Nease student filmmaker sets “Sight” on Hollywood


Armed with nothing but a Sony Handycam 40X, Nease High School student Connor Dunwoodie’s first film project was a public service announcement about bullying he created for his middle school in Leesburg, Georgia.

The film would go on to win accolades and two awards – one in the Lee County Middle School Film Festival, and the other in the Southwest Georgia RESA Media Festival.

The young director has thrown himself into cinematography ever since.

“I’ve learned a lot from others and I’ve taught myself how to make films in my own way because you have to know how to do your own thing,” Dunwoodie said. “Finding your own style is what makes you a better filmmaker.”

Having first developed an interest in movie production at the age of 9, Dunwoodie cited his Hollywood producer aunt Rebecca Donaghe and Steven Spielberg as major inspirations. Now, working on creative film projects slightly more ambitious than PSAs, Dunwoodie is more sure-footed; the teen premiered his third original short film in February called “Sight,” a sci-fi flick following the exploits of a group of friends on the brink of a major extraterrestrial discovery who are having trouble getting the world to listen.

With his sci-fi debut in the bag, the independent filmmaker has fixed his efforts on a mini web series by the same name. Picking up just one week after the events of “Sight” the movie, Dunwoodie’s ragtag group of teenaged investigators must uncover new information about the aliens as they learn how cruel and unforgiving the world can be. Production for the project began in May, and the multi-part story is set to premiere Aug. 13 on Amazon Video Direct followed by a YouTube debut one week later.

The message of both projects carries over to Dunwoodie’s mission as a teen director looking to break into the world of filmmaking.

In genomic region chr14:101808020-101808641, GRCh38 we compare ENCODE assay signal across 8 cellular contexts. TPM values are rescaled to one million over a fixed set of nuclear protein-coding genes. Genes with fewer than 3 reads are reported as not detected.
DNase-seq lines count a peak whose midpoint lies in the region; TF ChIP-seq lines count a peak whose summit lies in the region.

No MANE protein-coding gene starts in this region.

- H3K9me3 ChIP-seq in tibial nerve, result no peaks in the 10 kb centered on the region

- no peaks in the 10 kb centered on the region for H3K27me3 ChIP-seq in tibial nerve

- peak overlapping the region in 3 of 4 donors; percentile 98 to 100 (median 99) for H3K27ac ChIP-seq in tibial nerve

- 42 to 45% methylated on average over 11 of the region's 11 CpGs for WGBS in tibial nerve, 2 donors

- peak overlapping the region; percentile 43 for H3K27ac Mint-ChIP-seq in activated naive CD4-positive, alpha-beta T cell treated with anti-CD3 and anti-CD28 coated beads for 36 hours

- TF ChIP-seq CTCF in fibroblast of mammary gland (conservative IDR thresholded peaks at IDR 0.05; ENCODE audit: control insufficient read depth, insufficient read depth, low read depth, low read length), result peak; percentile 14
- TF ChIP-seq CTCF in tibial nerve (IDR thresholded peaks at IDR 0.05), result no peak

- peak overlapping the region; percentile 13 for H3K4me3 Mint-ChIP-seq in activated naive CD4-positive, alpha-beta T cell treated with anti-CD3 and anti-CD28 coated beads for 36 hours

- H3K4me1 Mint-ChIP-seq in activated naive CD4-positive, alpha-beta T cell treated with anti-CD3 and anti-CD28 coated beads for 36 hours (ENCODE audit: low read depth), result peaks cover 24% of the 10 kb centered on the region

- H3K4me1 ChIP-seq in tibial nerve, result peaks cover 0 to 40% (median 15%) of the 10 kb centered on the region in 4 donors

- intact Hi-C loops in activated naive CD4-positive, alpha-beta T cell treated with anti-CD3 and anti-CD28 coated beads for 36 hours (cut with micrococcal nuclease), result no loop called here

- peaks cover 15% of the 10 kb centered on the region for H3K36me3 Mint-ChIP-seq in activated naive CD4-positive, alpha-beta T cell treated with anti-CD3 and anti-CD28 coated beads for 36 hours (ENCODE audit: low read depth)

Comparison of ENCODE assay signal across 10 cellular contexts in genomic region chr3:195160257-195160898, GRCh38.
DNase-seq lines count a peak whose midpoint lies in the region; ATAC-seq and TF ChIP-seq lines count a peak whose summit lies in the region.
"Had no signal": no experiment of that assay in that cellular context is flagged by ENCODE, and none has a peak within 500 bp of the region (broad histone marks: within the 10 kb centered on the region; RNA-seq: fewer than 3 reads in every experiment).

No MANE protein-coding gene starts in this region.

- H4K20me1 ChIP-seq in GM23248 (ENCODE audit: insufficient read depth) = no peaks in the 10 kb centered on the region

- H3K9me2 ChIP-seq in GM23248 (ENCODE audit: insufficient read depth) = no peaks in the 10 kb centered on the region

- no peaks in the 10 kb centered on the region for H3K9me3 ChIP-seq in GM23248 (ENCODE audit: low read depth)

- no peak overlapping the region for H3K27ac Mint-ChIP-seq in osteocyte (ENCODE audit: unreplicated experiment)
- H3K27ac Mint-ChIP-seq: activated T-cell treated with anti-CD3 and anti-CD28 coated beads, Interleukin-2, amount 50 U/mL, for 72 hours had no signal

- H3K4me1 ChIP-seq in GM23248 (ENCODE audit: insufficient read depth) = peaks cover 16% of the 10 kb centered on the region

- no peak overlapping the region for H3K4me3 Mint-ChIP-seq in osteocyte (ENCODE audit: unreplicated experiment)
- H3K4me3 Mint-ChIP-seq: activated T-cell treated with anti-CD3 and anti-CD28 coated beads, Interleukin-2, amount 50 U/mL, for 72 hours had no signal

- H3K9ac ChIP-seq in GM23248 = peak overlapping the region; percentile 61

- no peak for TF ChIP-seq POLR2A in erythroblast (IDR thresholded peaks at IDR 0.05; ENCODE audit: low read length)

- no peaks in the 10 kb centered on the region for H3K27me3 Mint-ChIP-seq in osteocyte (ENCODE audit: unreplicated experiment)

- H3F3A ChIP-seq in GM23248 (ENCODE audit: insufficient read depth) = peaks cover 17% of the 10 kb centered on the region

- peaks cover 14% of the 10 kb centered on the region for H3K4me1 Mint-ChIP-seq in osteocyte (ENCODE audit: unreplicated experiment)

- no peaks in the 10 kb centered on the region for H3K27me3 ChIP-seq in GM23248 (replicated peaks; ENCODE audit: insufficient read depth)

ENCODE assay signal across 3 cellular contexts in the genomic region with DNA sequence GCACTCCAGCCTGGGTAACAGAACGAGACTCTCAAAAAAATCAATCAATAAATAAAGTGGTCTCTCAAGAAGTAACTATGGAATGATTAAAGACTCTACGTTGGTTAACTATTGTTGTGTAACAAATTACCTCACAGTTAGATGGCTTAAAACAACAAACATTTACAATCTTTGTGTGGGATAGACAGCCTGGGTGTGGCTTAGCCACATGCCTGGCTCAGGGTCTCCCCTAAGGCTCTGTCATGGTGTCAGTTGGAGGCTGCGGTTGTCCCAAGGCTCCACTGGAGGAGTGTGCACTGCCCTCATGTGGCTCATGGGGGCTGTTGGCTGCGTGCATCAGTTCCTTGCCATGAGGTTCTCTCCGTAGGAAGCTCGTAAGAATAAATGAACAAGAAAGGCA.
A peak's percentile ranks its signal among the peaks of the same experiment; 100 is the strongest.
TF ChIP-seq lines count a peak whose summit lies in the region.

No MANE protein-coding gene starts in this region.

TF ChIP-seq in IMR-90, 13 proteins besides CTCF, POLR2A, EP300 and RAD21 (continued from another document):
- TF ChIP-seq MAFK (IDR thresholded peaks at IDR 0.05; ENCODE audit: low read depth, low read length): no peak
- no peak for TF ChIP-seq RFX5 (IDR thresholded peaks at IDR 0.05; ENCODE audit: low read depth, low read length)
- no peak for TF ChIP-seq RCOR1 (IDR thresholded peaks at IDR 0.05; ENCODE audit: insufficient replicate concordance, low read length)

“I am trying to make a career out of this,” he said. “Eventually, I’d like to go out to Hollywood to make films.”

One major goal, he noted, is admission into Florida State University’s exclusive College of Motion Picture Arts, the film school whose alums include “The Maze Runner: The Scorch Trials” director Wes Ball and writer T.S. Nowlin. Having come a long way since his Handycam days, Dunwoodie has also set production for his next film for later this year.

Filmmaking hasn’t been without its challenges, however. According to Dunwoodie, it takes more than most might imagine to pull a project together.

“I try my best to keep everything organized and controlled,” he said. “Communication with your actors and crew is key. Keeping everyone on track and helping them understand your vision, being able to rely on one another, is extremely important.”

Dunwoodie insists his passion isn’t fleeting – a sentiment echoed by his resume: the 15-year-old rising junior is heavily involved in production both in and out of Nease High School as a student of the communication department’s TV production program. He’s also an International Thespian Society officer for the drama department and an academy ambassador for communication.

Ultimately, the teen wants his work – and the work of his peers – to be taken seriously.

“I think that most people don’t understand or see how hard it is to make a film,” he said. “I don’t just do this to play around. I do have fun, but I also like to be professional and some adults don’t think teenagers are capable of doing that. That’s something I’d like to change.

“I want people to know that teenagers are capable of doing things that adults can do,” he continued. “And using (my work) I’d like them to open their eyes.”